Update 08/01/2013: Corrected which set of natural laws the joke refers to, per comment.
By Steven H Silver: Because I don’t really want to work today, I was just looking over the Fan Writer Hugos and offer the following:
Only five individuals have won the fan writer Hugo on their first nomination, and one of those, of course, was in the first year it was offered:
Alexei Panshin (1 win /1 nominations)
Ted White (1/1)
Bob Tucker (1/1)
Bob Shaw (2/2)
Frederik Pohl (1/1)
Four people have declined a Best Fan Writer nomination: Alexei Panshin, which is why his win/nomination ratio is 1/1, Harlan Ellison, Ted White, and Mike Glyer.
24 of the 61 people nominated have only had one nomination (this includes James Bacon, who is currently a nominee).
14 people have dropped off the ballot and returned in subsequent years, 15 if you count Glyer’s declined nomination.
13 people have won the award, including 6 multiple winners (Warner, Geis, Wood, Shaw, Langford, Glyer)
12 people have had their first nomination in the 2000s
2 women have won the award (Wood, Morgan)
The longest streak of nominations and the longest winning streak both belong to Dave Langford (19 wins in a row, 31 nominations, 21 wins, total)
Most nominations without a win in the category is 12, a tie between Arthur Hlavaty and Evelyn C. Leeper.
The last time there were five different winners in five subsequent years was from 1970-1974 (Tucker, Geis, Warner, Carr, Wood) there has never been a longer streak of different winners. This year, no matter which nominee wins, will tie that period.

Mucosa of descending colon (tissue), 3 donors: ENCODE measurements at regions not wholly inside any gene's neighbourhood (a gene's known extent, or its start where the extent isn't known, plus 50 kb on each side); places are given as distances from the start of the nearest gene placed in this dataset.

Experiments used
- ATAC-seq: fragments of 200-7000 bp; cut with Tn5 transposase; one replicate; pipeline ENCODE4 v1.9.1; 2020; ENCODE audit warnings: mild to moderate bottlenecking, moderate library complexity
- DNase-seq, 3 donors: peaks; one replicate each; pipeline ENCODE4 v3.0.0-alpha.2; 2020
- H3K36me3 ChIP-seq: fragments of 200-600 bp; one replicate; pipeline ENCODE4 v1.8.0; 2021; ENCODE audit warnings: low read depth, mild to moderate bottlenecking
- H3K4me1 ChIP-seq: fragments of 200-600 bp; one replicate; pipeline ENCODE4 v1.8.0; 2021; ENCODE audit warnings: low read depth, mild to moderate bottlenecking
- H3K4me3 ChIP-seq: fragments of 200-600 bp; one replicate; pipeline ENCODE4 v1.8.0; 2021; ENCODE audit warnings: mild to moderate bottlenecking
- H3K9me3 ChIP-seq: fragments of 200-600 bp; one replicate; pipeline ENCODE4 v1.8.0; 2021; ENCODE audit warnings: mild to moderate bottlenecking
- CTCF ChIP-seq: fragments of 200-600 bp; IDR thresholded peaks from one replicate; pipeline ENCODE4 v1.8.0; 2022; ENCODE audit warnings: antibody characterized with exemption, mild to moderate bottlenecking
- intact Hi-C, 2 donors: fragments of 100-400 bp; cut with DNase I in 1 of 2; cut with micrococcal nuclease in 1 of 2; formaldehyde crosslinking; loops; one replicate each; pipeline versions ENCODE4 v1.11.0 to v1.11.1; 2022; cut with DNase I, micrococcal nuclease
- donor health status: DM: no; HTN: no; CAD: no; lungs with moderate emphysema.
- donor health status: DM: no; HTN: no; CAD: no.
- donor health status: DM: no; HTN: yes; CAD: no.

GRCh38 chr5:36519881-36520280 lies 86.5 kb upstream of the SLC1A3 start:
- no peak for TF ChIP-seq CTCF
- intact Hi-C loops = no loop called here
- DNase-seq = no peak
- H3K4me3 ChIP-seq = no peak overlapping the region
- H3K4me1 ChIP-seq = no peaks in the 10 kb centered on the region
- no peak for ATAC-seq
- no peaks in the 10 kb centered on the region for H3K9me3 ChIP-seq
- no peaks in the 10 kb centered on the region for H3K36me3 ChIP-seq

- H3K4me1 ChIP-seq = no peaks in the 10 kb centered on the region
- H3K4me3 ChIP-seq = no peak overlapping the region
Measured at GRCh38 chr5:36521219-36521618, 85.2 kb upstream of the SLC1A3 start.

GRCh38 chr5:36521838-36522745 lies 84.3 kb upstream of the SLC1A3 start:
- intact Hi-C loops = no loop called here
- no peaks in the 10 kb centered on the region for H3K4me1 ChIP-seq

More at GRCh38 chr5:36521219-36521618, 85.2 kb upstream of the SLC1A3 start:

But don’t even get me started on the Best Fanzine and Best Fan Writer awards. Maybe I’m exposing my ignorance here, but beyond StarShip Sofa, I haven’t heard of a damn one, nor am I familiar with any of the writers. My beef, obviously, is the lack of presence of blogs, bloggers and online writers. Where’re the Nialls (Harrison and Alexander)? Where’s Abigail Nussbaum or Adam Whitehead? No nod for SF Signal? Really?
Really? Are we to assume from Moher’s tone that there’s a consensus about the best work in the field accepted by everyone except the actual Hugo voters?
There’s no consensus – there’s not even a plurality of opinion. Not among fandom at large and not among those dinosaurs the “traditional fanzine fans.”
Look how many different things were nominated in the fan categories this year – 119 fanzines, 225 fan writers. The leading fan writer (whoever that is) appeared only on 22% of the ballots. It was possible to reach the finals in Best Fanzine or Best Fan Artist with support of just 13% of the voters, and in Best Fan Writer with only 9%. Four-fifths of the voters might easily be asking if everyone else really neglected their favorites, but filling in the blank with names Moher never mentioned:
Best Fan Writer
Best Fan Artist
I happen to agree that Moher’s examples are, indeed, excellent. The thing is — there’s a lot of quality work being done, many admired writers, and the voters in the fan categories are passionate about a wide variety of choices. They have such a diversity of interests that there’s no justification for Moher to take on so, as if his examples of the most award-worthy fan writers or fanzines are so superior they’re the only ones anyone should embrace.
The Not So Great Divide: Moher’s complaint about a “lack of presence of blogs, bloggers and online writers” among the nominees appeals to the idea there is divide between people who engage in online fanac and… uh… come to think of it, who exactly is supposed to be on the other side of that divide?
Everybody uses the Web now. The Cool Kids and the Old Pharts haven’t been divided between pixels and paper for years. Did you notice there were only 14 paper ballots out of 1006 cast?